CA (Crim Div) (Dingemans LJ, Elisabeth Laing J, Judge Wall QC)
13 February 2020
The Court of Appeal upheld the convictions of two young offenders for conspiracy to commit robbery. The trial judge had been entitled to continue with the trial after a 16-year-old prosecution witness with ADHD, who had given evidence in chief and who had been cross-examined in part on behalf of one of the accused, became distressed and refused to continue to give evidence.
CA (Crim Div) (Thirlwall LJ, Cheema-Grubb J, Judge Wendy Joseph QC)
12 February 2020
The court upheld a conviction for conspiracy to possess prohibited firearms with intent to endanger life in the case of an offender who had been involved in the importation of firearms, concealed in soft toys, from the US. It could not be said that the judge had erred in directions given to the jury in relation to circumstantial evidence and hearsay evidence.
CA (Civ Div) (Lord Burnett LCJ, Davis LJ, Simon LJ)
5 February 2020
In refusing to discharge an unexplained wealth order made against a non-EEA national, the Court of Appeal examined the statutory test for identifying a “politically exposed person” within the meaning of the Proceeds of Crime Act 2002 s.362B(4)(a) and confirmed that a broad approach was to be taken to assessing whether an entity was a “state-owned enterprise” for the purposes of Directive 2015/849 art.3(9)(g). It confirmed that neither the privilege against self-incrimination nor spousal privilege applied to the unexplained wealth order procedure.
QBD (Admin) (Supperstone J)
28 January 2020
The Crown Court had no jurisdiction to extend the 21-day time limit specified in the Magistrates’ Courts Act 1980 s.111 to state a case following an individual’s conviction in the magistrates’ court but before they were sentenced in the Crown Court. The time limit began on the day of an offender’s conviction; the reference in s.111(3) to it beginning the day that an offender was sentenced meant where the magistrates’ court had retained the matter for sentence.
QBD (Admin) (Lewis J)
21 January 2020
The court made a certificate under the Drug Trafficking Act 1994 s.16(2) in relation to property inherited after a confiscation order had been made in circumstances where the original offences had been committed before March 2003 and the Supreme Court had held that s.16(2) did apply to property acquired after a confiscation order had been made.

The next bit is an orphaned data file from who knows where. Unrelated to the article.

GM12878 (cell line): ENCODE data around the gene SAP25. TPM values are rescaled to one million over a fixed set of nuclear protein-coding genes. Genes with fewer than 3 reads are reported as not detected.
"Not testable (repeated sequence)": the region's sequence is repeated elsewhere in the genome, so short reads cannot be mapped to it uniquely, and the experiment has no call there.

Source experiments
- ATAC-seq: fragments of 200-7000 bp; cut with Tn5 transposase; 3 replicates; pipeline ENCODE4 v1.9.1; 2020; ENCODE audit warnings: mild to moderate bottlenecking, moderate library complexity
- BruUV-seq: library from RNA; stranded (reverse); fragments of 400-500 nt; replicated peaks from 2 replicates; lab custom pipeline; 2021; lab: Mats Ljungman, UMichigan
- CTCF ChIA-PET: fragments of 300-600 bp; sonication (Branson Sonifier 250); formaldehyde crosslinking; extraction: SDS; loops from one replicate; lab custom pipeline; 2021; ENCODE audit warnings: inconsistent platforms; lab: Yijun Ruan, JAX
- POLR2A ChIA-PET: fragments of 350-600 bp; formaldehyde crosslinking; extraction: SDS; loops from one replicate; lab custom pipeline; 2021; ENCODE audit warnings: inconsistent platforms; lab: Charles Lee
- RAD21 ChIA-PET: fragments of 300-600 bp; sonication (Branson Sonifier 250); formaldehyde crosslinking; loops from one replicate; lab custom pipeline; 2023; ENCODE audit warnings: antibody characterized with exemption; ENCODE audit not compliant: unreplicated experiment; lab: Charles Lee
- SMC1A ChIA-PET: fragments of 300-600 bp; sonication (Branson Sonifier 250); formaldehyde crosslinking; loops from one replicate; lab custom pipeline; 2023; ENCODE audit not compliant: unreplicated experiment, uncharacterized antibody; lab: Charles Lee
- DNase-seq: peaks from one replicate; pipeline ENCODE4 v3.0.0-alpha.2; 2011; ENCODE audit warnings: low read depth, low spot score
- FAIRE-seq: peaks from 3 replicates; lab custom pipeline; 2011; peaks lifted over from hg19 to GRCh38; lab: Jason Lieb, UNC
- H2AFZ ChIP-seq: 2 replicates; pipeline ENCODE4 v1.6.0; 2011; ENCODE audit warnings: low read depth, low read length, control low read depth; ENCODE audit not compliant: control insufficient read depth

CA (Crim Div) (Singh LJ, Spencer J, Judge Leonard QC)
21 January 2020
For the purposes of commission of the offence of possession of an article for use in fraud, contrary to the Fraud Act 2006 s.6(1), the phrase “for use in the course of or in connection with any fraud” could apply to articles that were used to mislead a victim, but also to articles created later in order to disguise or mask the fraud. There was nothing in the authorities to the effect that the relevant fraud could not be one which had been committed in the past.
QBD (Admin) (Clive Sheldon QC)
16 January 2020
A Parole Board had erred in its decision not to recommend the transfer of an indeterminate-sentence prisoner to open conditions. In particular, it had failed to undertake the balancing exercise between the risks and benefits of such a transfer, as required by the directions issued pursuant to the Criminal Justice Act 2003 Pt 12 s.239(6).
CA (Crim Div) (Fulford LJ, Spencer J, William Davis J)
19 December 2019
It was for the defence at trial to take decisions as to whether to use or act on disclosed unused material, and a failure to inspect such material was unlikely to justify a later application, following conviction, for it to be introduced as fresh evidence. The court emphasised that only in exceptional circumstances would evidence be admitted that could have been adduced at trial.
CA (Crim Div) (Dame Victoria Sharp PQBD, Garnham J, Chamberlain J)
17 December 2019
In light of a decision of the Grand Chamber of the European Court of Human Rights, the Court of Appeal analysed the safety of the conviction of an offender who had assisted one of those responsible for the bombings which took place on the London transport system in 2005. Even though the Grand Chamber found that the proceedings before the domestic courts had violated the offender’s right to a fair trial under the ECHR art.6, that conclusion did not mean that the offender’s conviction was unsafe.
CA (Crim Div) (Fulford LJ, William Davis J, Johnson J)
12 December 2019
On an ordinary reading of the Criminal Appeal Act 1968 s.1(1), an appellate court had jurisdiction to entertain a defendant’s appeal against conviction on one count on an indictment, even though it had previously determined, on its merits, an appeal by the defendant against a conviction on another count on the same indictment. However, that jurisdiction was to be exercised sparingly and with caution.